Rice said it felt like people were talking about Seattle. After the Boeing bust in the ‘70s, the city was scoring wins.

"'Refuse to lose,'" Rice said. "The sort of sense of 'things could happen, and they could happen in Seattle.'"

In 1993, the writers picked Seattle as a setting for Frasier because it seemed “up and coming.” Sleepless in Seattle was called the sleeper hit of the summer. Nirvana was at the top of the charts.

"The idea of what Seattle was, most people knew from like, Rolling Stone and Spin," said Melanie McFarland, who covered culture for both of Seattle’s major newspapers during Frasier's run. Now she’s a TV critic at Salon, and she’s married to a Seattle therapist.

"There was this split between this whole idea of Sub Pop Seattle and the Rock 'n' Roll era," McFarland said, "and this era that is rising, and now is dominant, which is the tech era."

Of course, many Americans still thought of Seattle as a depressing backwater. When she moved here in the '90s, McFarland’s family back home in Chicago acted as if she’d gone to live in the woods. When she talked about the Seattle International Film Festival, one of her siblings joked Seattleites must sit on logs and project movies onto a sheet.

A smiling man in headphones sits at a desk with a microphone.
Photo by Gale Adler/Paramount/Paramount
CBS Studios
Actor Kelsey Grammer as Frasier Crane in NBC\'s television comedy series "Frasier." Episode: "Mary Christmas" - As excitement builds over his hosting the holiday parade, Dr. Frasier Crane hosts his radio show. (Photo by Gale Adler/Paramount)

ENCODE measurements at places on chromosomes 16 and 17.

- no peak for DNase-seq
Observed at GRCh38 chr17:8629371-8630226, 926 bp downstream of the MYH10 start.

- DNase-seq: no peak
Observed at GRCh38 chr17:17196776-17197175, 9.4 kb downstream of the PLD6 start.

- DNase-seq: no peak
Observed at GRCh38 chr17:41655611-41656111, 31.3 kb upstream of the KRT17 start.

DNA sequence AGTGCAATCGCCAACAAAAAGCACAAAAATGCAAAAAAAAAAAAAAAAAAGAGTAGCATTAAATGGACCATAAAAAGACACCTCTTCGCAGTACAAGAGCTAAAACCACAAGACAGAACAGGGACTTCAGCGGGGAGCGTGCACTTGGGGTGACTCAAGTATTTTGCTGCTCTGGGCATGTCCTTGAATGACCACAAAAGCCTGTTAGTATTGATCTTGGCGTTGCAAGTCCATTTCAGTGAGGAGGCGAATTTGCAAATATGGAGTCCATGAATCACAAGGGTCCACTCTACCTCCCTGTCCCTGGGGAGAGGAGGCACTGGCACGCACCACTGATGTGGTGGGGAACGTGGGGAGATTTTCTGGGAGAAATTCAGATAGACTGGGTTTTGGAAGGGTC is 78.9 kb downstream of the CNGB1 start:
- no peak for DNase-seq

Frasier’s Seattle, by contrast, depicted a world-class city with an opera, a symphony, and posh restaurants booked for months.

"Somewhere between the East Coast and the West Coast, I would say, in the popular imagination at least, Frasier’s Seattle is," McFarland said.

In the third episode, the Crane family suits up to get dinner at ‘Le Cigare Volant,’ but the restaurant loses Frasier’s reservation. Instead his father Martin takes them to ‘The Timber Mill,’ a steak-and-potatoes joint where Frasier and his brother Niles have their ties snipped off.

"Frasier and Niles are supposed to be clowns," van Huygen said. "They're there to be ridiculed and laughed at, and the hero, in fact, is Martin, living in a working class city like Seattle."

A working class Seattle that's disappearing, just like in the real city. In the second season, Frasier and Niles invest in a mini-mall project that, it turns out, is bulldozing their dad’s favorite dive. Martin is angry, but comes to accept it by the time the wrecking ball comes.

In the 30 years since the show debuted, Martin Crane's Seattle has continued to disappear. The real city has become not only the most educated city in the country, but one of the most expensive.

It’s become Frasier Crane’s Seattle. Give or take the table service at the coffee shop.

Scott Greenstone is a former KNKX reporter. His reporting focused on under-covered communities, and spotlighting the powerful people making decisions that affect all of us throughout Western Washington.